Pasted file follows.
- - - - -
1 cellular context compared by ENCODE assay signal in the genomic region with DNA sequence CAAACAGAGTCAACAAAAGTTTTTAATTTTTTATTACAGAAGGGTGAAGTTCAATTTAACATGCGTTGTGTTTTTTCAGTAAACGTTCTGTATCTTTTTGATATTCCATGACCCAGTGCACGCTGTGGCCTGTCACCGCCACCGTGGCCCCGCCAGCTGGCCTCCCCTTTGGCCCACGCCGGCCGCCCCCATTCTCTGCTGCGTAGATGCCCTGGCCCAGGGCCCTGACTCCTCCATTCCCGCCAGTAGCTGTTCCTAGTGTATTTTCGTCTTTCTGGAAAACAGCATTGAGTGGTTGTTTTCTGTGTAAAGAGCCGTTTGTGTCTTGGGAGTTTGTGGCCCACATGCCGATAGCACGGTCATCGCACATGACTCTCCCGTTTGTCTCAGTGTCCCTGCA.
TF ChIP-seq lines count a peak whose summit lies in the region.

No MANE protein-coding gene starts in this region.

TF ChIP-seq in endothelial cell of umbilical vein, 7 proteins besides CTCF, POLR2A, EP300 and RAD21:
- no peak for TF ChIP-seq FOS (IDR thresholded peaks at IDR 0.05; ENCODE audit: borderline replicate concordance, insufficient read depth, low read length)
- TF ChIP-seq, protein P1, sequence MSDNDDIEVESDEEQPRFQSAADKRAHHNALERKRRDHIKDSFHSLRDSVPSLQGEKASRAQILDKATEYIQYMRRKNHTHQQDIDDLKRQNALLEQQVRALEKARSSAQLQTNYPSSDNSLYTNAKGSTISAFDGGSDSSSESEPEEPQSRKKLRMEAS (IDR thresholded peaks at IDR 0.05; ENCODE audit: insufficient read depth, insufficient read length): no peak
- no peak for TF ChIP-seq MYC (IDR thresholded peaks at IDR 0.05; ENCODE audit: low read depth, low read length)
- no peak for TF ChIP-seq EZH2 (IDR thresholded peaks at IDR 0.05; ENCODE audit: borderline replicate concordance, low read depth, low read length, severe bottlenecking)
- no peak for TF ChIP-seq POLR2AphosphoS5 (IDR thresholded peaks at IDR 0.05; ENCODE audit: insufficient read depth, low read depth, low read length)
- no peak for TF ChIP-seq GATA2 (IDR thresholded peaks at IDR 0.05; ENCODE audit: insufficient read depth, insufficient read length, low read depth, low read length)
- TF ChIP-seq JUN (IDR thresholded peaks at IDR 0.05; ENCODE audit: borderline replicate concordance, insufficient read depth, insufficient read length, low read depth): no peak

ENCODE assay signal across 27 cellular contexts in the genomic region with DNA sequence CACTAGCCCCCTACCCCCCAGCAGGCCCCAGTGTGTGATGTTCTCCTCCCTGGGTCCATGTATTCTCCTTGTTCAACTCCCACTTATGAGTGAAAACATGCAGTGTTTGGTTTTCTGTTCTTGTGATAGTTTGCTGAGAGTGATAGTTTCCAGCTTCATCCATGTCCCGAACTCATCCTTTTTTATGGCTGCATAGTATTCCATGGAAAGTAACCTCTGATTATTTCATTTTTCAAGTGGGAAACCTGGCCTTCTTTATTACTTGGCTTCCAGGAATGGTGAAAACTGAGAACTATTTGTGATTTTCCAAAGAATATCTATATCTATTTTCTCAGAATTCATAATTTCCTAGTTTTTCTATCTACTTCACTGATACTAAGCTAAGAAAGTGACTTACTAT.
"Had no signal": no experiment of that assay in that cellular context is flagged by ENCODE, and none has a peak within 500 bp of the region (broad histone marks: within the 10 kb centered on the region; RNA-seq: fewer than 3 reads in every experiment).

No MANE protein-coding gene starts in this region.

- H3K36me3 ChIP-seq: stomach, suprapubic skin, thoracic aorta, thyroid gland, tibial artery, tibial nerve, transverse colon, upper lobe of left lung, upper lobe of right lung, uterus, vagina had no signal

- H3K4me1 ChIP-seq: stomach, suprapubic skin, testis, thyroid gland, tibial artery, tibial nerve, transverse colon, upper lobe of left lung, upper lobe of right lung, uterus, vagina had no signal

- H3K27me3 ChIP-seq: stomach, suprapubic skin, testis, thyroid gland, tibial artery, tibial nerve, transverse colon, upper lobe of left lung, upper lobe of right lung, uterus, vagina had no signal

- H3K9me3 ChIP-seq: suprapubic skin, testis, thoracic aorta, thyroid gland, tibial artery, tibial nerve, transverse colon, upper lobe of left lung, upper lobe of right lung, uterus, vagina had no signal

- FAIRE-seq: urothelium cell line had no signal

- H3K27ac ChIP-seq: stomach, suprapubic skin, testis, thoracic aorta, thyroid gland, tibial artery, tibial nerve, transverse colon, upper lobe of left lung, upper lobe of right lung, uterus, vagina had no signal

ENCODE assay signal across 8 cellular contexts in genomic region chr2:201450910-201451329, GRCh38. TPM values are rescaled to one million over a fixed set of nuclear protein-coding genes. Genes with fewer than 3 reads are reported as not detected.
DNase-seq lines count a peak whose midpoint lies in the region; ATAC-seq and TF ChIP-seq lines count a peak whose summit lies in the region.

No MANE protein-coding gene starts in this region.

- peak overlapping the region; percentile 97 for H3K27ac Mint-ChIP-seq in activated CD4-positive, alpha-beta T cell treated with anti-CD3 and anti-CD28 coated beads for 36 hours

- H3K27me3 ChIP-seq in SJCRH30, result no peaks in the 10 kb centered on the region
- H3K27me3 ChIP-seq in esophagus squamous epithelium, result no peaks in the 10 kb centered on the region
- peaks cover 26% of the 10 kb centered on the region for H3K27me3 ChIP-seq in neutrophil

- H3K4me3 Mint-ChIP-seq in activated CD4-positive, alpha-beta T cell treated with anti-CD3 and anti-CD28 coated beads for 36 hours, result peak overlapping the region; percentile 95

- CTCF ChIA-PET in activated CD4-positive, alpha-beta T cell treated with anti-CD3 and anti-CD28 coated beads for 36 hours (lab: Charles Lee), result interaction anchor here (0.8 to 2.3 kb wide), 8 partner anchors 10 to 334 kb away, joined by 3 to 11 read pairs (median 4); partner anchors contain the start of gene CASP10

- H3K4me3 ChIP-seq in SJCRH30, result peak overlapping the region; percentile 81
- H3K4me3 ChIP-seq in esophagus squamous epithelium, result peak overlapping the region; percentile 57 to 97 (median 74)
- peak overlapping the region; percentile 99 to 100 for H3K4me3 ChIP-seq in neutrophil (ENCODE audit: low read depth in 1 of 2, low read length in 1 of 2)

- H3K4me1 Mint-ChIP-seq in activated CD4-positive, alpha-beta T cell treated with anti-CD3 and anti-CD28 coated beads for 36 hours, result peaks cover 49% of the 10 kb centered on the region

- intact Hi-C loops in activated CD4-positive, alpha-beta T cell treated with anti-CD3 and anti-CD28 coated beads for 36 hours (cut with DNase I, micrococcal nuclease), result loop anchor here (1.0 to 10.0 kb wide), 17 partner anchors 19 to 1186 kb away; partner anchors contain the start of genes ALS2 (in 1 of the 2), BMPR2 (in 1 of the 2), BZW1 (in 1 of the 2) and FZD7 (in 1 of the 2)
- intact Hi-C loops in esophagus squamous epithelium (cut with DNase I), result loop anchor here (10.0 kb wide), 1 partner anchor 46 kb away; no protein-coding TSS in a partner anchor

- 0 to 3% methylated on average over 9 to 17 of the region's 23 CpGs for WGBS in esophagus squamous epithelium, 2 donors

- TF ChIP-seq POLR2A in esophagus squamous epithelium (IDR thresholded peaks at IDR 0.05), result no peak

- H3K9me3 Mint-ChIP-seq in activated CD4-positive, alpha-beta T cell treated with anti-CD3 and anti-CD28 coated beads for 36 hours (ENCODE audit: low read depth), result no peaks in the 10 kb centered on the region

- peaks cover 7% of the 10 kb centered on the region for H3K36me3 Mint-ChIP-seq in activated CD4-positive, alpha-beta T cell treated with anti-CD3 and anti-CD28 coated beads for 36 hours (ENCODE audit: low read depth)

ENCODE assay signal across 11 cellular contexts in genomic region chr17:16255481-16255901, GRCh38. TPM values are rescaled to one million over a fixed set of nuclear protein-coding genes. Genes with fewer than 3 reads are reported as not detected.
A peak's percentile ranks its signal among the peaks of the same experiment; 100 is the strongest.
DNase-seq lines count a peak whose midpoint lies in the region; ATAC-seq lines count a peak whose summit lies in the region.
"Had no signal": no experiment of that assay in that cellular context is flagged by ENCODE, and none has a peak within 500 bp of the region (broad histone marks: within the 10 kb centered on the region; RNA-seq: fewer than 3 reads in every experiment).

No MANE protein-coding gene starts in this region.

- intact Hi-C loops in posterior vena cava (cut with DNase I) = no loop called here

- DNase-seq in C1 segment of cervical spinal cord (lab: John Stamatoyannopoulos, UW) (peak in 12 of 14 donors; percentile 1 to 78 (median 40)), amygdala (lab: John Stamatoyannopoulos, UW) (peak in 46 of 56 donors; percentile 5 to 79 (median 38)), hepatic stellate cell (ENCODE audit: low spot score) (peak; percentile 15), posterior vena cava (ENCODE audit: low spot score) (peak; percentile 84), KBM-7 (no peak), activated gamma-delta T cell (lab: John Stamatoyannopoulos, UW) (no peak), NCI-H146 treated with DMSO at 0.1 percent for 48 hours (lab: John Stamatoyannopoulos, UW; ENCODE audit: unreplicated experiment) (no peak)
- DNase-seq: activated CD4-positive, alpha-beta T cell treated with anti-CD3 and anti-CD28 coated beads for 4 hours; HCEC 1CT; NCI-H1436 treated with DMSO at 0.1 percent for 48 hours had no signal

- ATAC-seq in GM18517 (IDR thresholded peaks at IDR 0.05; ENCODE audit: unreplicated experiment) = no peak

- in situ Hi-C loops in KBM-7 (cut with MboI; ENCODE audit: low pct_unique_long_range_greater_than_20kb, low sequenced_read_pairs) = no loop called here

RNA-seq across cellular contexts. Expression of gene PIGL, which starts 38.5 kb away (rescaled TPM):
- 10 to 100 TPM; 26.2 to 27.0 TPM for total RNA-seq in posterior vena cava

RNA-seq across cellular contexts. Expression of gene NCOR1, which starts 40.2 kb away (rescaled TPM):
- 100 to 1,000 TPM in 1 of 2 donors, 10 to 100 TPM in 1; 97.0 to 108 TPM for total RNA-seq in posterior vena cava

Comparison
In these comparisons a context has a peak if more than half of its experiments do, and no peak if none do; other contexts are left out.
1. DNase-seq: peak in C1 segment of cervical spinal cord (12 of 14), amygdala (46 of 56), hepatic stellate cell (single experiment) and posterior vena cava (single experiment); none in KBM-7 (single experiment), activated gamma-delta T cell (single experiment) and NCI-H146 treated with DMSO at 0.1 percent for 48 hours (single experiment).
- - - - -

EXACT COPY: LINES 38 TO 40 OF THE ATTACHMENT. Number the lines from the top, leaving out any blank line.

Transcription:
- H3K9me3 Mint-ChIP-seq in activated CD4-positive, alpha-beta T cell treated with anti-CD3 and anti-CD28 coated beads for 36 hours (ENCODE audit: low read depth), result no peaks in the 10 kb centered on the region

- peaks cover 7% of the 10 kb centered on the region for H3K36me3 Mint-ChIP-seq in activated CD4-positive, alpha-beta T cell treated with anti-CD3 and anti-CD28 coated beads for 36 hours (ENCODE audit: low read depth)

ENCODE assay signal across 11 cellular contexts in genomic region chr17:16255481-16255901, GRCh38. TPM values are rescaled to one million over a fixed set of nuclear protein-coding genes. Genes with fewer than 3 reads are reported as not detected.